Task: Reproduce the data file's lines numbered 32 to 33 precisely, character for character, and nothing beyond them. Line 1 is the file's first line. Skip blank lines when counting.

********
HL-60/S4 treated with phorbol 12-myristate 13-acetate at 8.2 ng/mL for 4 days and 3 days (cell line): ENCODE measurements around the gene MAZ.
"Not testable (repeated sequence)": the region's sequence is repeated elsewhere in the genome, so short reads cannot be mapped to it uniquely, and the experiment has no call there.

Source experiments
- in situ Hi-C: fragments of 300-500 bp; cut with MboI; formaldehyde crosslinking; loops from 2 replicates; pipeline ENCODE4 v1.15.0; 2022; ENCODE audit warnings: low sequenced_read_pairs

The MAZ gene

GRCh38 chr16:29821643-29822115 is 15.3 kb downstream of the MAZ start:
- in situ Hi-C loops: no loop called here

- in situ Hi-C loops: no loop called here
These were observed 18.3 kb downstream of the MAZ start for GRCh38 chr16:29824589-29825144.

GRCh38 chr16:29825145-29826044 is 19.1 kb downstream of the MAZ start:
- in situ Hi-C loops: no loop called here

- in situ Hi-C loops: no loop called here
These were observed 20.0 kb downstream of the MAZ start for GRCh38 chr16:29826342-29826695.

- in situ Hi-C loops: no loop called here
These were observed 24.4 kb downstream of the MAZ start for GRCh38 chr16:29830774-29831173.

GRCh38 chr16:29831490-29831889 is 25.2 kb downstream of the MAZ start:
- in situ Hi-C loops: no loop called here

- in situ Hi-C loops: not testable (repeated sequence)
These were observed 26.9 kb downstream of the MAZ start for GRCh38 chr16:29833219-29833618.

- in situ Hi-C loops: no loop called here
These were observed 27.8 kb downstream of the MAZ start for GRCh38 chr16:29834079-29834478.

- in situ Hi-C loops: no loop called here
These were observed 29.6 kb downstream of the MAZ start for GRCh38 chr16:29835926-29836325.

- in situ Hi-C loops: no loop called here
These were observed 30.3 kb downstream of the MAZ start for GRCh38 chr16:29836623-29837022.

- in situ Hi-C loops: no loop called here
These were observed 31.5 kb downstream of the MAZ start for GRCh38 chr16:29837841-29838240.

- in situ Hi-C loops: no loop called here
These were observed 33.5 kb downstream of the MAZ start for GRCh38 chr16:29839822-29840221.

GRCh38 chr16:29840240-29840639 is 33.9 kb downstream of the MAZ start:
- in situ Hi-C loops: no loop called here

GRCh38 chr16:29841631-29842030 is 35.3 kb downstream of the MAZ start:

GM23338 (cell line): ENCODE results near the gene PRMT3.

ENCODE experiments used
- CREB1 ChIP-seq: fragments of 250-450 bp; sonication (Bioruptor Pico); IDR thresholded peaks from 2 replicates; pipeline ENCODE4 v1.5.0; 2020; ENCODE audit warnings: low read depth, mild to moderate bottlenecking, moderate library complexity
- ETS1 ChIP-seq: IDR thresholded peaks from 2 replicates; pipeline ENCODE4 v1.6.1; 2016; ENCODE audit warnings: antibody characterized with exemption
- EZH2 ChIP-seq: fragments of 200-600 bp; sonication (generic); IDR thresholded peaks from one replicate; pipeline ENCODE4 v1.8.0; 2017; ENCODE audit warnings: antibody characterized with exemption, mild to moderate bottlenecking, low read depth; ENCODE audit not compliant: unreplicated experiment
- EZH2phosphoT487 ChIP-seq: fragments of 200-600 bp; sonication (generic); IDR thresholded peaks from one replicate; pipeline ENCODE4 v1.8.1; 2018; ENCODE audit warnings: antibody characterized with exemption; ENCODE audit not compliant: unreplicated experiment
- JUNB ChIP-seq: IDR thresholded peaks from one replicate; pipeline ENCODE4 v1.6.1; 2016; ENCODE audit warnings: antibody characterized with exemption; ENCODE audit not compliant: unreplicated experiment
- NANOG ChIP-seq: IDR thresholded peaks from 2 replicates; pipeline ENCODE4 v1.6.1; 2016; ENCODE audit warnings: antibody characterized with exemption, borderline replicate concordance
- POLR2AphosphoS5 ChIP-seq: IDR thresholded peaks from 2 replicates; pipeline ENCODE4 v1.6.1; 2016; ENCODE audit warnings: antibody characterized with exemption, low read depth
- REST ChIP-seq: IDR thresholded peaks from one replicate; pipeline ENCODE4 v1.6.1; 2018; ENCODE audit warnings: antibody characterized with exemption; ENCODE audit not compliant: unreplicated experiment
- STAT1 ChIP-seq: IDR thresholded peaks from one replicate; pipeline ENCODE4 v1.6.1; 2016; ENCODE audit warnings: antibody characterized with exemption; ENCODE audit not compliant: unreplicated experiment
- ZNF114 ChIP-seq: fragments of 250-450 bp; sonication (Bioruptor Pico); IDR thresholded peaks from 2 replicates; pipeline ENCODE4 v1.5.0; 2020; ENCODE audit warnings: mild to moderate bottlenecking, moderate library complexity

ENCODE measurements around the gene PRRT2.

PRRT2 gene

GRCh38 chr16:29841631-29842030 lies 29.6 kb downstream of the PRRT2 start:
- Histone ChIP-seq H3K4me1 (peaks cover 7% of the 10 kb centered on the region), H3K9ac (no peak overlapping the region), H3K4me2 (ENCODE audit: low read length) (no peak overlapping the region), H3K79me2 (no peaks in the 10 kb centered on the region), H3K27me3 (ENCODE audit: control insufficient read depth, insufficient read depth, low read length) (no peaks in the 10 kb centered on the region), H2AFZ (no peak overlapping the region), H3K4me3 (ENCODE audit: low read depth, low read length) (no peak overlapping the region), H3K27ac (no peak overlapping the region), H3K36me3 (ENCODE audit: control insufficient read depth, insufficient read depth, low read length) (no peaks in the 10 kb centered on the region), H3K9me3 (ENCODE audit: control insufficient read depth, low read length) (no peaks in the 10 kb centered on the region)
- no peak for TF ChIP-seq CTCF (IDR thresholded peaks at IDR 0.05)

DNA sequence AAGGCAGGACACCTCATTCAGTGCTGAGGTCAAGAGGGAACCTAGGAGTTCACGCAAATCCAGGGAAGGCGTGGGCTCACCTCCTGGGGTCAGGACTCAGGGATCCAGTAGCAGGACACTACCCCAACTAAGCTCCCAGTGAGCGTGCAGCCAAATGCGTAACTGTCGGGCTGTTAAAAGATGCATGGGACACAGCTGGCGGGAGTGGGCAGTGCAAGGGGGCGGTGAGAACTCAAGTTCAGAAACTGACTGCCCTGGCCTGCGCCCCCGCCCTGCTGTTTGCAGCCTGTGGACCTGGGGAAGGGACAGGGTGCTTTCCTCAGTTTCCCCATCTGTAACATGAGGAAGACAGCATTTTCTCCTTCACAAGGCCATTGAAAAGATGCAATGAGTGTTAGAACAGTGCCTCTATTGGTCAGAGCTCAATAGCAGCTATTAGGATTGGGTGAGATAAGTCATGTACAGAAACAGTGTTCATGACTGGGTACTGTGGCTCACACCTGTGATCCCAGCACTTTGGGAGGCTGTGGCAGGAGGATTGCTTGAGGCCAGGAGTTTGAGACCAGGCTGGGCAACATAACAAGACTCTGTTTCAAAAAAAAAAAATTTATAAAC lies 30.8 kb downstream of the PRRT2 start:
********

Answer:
GRCh38 chr16:29841631-29842030 is 35.3 kb downstream of the MAZ start:

GM23338 (cell line): ENCODE results near the gene PRMT3.